“Splendid Non-Conformity”: Lissa Evans, Old Baggage

baggage‘I have no party affiliation, merely the aim of encouraging the girls to take their rightful places in the modern world. Knowledge, confidence, ready laughter and a strong overarm throw will equip them for many arenas.’

She was watching the teams as she spoke: why on earth Jacko had chosen to clothe the League in garments the colour of a municipal drainpipe was quite beyond her. By contrast, the Amazons, aligning themselves for a photograph, were a frieze of splendid non-conformity.

I enjoyed Old Baggage quite a bit. It is tighter and swifter than Their Finest, its focus and, I would say, its strength much more the depiction of character than the construction of plot. In fact, overall I liked the ‘old baggage’ herself, Mattie Simpkin, better than Old Baggage. She is splendid: unapologetically unconventional, proud of her suffragist past and determined not just to continue living up to her principles but to find some way to pass them on to a new generation already losing the sense of urgency that drove Mattie and her colleagues to violence and personal sacrifice in the fight for equality. Her supporting cast is good too, especially her close companion Florrie, nicknamed ‘The Flea,’ and her protege Ida, a smart working-class girl who joins the girls’ club Mattie establishes to promote mental and physical agility, called with apt grandiosity ‘The Amazons.’

old-baggageEvans does a wonderful job delineating Mattie’s world, from its domestic apparatus to its politics. The novel takes place mostly in 1928 and 1929, and while like Mattie herself this world is full of energy and change, it is also shot through with pathos from the aftereffects and memories of the war, in which Mattie’s brother Angus was terribly injured:

Shrapnel had sheared away a triangle of Angus’s skull and a wedge of brain matter beneath: a mortal wound that had nonetheless taken almost two years to kill him. He had lost his speech and his ability to walk, and most of his sight, but his charm had remained intact …

Like the war, the militant suffrage movement is now part of Mattie’s past, though both are also (as the title hints) baggage she cannot leave behind. The novel’s central question is what Mattie can and should be doing in the present–who she is now that the causes she fought for have (more or less) been won. This personal question merges with political ones as Mattie becomes increasingly aware that a new force is rising that threatens those hard-won victories: fascism. As her Amazons train, so too does the Empire Youth League; the two organizations neatly embody two profoundly opposed sets of value, one ruthlessly regimented, the other vigorous, wayward, and unruly, like freedom itself.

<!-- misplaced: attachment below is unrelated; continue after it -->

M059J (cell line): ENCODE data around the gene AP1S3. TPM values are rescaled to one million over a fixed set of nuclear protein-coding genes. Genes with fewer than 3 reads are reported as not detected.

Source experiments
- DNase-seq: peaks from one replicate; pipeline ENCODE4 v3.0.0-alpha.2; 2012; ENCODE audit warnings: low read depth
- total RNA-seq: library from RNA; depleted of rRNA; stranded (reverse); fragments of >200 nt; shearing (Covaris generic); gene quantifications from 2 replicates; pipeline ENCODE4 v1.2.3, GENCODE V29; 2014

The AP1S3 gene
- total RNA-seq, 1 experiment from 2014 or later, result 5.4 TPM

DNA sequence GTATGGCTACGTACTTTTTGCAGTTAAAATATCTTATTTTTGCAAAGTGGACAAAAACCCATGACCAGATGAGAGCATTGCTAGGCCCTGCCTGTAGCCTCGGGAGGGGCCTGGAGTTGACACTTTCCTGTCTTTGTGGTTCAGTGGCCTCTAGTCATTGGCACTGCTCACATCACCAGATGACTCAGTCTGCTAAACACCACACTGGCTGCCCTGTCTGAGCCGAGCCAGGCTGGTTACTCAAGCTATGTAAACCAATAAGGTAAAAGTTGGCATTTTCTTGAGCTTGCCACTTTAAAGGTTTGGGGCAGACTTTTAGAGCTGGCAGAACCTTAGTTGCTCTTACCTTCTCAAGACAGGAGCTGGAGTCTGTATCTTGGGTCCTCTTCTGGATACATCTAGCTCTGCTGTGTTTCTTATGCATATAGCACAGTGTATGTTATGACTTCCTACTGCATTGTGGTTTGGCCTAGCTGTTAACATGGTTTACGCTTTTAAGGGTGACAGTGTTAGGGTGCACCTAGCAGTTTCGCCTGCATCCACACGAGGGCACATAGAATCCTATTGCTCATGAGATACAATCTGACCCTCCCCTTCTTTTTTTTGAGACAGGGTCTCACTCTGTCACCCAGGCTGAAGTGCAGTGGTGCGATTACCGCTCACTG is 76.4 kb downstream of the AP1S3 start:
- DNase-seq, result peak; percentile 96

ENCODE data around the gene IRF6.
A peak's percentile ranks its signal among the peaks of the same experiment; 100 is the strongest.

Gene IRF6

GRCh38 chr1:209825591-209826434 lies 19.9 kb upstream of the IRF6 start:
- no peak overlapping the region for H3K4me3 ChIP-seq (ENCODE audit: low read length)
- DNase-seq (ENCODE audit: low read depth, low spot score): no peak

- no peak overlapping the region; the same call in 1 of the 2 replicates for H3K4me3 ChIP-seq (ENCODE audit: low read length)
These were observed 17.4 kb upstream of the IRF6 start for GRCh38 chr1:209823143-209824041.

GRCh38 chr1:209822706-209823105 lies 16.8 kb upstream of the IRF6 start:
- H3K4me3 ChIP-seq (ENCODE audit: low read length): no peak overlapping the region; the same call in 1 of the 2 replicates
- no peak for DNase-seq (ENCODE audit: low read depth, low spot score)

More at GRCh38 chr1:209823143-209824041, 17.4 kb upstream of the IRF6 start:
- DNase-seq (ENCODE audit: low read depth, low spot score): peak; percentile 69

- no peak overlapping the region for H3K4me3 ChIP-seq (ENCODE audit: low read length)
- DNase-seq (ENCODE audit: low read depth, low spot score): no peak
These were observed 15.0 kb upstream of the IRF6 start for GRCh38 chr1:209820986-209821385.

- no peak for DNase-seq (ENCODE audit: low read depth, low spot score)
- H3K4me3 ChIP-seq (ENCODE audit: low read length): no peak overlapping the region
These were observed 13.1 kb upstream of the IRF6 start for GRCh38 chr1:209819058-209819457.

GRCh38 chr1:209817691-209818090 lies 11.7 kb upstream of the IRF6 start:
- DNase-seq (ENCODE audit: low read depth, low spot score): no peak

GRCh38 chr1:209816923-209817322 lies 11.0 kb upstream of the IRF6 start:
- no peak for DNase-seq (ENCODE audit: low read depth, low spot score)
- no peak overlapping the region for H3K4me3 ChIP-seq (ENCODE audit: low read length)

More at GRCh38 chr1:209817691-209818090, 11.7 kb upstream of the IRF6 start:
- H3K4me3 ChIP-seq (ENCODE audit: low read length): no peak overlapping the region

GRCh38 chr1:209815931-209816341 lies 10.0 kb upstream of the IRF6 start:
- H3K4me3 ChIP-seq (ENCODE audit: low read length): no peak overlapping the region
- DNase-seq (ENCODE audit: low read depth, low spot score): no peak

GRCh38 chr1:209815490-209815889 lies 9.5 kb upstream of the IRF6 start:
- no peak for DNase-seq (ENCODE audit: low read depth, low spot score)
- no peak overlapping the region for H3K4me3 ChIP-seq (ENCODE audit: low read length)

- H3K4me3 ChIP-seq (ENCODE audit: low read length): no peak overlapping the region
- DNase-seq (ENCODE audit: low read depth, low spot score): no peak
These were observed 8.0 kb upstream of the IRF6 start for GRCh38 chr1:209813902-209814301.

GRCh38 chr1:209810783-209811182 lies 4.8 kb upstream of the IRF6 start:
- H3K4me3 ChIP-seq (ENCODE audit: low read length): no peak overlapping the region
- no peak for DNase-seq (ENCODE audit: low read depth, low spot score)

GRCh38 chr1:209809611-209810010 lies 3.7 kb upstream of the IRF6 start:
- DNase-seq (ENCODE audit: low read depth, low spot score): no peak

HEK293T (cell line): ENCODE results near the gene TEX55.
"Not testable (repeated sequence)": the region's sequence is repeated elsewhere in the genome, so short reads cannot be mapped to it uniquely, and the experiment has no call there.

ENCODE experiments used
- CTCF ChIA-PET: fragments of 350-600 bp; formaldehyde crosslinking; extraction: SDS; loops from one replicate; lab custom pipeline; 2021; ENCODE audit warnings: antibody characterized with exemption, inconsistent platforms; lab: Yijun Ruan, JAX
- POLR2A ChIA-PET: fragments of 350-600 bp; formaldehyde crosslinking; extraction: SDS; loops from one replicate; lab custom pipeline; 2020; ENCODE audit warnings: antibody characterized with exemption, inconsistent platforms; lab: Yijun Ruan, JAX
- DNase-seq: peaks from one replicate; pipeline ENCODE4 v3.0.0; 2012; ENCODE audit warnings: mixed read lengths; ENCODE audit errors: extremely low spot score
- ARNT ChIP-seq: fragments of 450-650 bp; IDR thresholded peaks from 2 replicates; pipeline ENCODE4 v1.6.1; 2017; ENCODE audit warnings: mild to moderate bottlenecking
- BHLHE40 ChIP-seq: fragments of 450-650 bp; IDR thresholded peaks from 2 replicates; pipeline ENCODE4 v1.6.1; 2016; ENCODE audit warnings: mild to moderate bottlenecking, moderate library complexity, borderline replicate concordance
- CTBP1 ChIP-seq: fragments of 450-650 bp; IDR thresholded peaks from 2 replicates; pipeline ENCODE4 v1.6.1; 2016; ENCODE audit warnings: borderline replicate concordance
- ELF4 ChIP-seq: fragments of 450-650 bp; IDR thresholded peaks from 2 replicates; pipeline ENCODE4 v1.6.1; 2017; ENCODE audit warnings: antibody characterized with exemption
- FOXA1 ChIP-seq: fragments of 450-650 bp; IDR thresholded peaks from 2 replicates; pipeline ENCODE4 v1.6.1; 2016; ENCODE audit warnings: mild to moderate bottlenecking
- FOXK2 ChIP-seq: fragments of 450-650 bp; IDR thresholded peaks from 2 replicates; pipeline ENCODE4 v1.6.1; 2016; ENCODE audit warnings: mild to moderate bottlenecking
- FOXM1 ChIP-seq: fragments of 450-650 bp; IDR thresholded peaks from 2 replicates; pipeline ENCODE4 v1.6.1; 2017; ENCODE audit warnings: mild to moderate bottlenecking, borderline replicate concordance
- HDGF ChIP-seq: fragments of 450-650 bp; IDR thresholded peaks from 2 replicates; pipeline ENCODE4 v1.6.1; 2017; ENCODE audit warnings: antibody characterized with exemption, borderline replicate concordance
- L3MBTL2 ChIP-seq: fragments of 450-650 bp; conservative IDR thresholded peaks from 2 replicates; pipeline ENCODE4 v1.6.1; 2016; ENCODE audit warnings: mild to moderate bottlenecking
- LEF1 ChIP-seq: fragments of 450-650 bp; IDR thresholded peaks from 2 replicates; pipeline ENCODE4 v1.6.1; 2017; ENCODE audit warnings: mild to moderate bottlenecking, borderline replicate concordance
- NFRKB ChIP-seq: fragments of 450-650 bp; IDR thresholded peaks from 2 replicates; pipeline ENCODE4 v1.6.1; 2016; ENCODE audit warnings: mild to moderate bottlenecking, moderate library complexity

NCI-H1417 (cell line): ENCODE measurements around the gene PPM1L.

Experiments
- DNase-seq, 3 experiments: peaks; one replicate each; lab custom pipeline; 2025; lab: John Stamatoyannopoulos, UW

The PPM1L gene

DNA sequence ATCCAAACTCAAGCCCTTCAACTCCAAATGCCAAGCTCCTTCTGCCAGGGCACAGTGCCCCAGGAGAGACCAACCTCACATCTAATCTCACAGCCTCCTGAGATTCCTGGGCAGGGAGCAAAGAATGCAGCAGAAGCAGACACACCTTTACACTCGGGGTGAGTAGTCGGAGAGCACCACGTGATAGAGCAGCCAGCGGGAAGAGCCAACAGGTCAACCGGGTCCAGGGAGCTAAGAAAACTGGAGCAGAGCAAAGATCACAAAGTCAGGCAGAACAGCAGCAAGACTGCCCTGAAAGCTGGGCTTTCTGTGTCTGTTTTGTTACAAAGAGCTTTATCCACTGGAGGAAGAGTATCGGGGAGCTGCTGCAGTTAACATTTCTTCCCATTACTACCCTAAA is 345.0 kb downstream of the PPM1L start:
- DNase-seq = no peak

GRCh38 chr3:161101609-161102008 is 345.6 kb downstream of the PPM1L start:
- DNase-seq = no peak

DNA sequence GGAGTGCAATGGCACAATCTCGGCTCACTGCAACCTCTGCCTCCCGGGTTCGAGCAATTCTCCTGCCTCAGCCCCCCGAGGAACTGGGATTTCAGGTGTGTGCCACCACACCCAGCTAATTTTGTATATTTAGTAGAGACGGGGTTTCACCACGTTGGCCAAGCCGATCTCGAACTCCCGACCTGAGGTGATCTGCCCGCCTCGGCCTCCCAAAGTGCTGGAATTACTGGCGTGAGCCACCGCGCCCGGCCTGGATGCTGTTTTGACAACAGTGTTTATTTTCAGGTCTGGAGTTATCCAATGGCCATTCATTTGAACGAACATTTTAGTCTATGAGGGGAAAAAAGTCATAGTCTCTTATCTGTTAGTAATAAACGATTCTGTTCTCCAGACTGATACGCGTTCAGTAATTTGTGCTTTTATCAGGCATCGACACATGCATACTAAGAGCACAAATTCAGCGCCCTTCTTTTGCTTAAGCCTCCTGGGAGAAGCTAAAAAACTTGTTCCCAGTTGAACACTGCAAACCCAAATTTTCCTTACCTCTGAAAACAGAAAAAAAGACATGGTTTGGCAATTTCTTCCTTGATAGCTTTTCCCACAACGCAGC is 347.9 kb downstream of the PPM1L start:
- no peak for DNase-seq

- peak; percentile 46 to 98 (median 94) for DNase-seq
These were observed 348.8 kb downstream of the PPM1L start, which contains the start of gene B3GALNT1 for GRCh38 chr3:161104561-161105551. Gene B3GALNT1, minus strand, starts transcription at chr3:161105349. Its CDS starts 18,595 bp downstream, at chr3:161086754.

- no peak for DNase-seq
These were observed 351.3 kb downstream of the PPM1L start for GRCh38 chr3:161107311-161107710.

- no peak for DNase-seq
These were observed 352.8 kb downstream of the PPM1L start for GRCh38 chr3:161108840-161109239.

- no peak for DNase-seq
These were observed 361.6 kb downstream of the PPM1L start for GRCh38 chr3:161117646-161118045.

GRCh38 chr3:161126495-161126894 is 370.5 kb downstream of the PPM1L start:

baggage-2This is all really good material, and the novel is well told start to finish, but my initial enthusiasm was somewhat deflated by the way its story eventually played out. Mattie compromises her own mission for reasons that seemed to me both out of character and insufficiently dramatic to create a genuine crisis of either conscience or story. The potential for significant conflict between the youth organizations, their leaders, and (most importantly) the larger political stakes they represent was not realized–perhaps because it would have been incompatible with the novel’s overall lightness of tone and touch–and the novel’s final twist not only seemed weirdly random but was a disappointing relegation of Mattie’s fighting spirit to a form of caretaking retirement. Perhaps the ending was meant to signal that the torch has finally been passed: that the best thing Mattie can do for the next generation of activists, or for the women (such as Ida) who are making new lives based on their achievements, is to free them from domestic responsibilities–to look after their baggage?–so that they can carry on. Still, I thought Mattie deserved better, though I suppose I should not underestimate the radicalism of the doctorate she earns. And as she says, quoting its subject, “All things are difficult before they are easy”: Mattie’s fighting life, which has certainly been difficult, has maybe earned her a future a bit out of the fray, away from the front lines of what we know too well would be an ongoing war.

Recent Reading: War Stories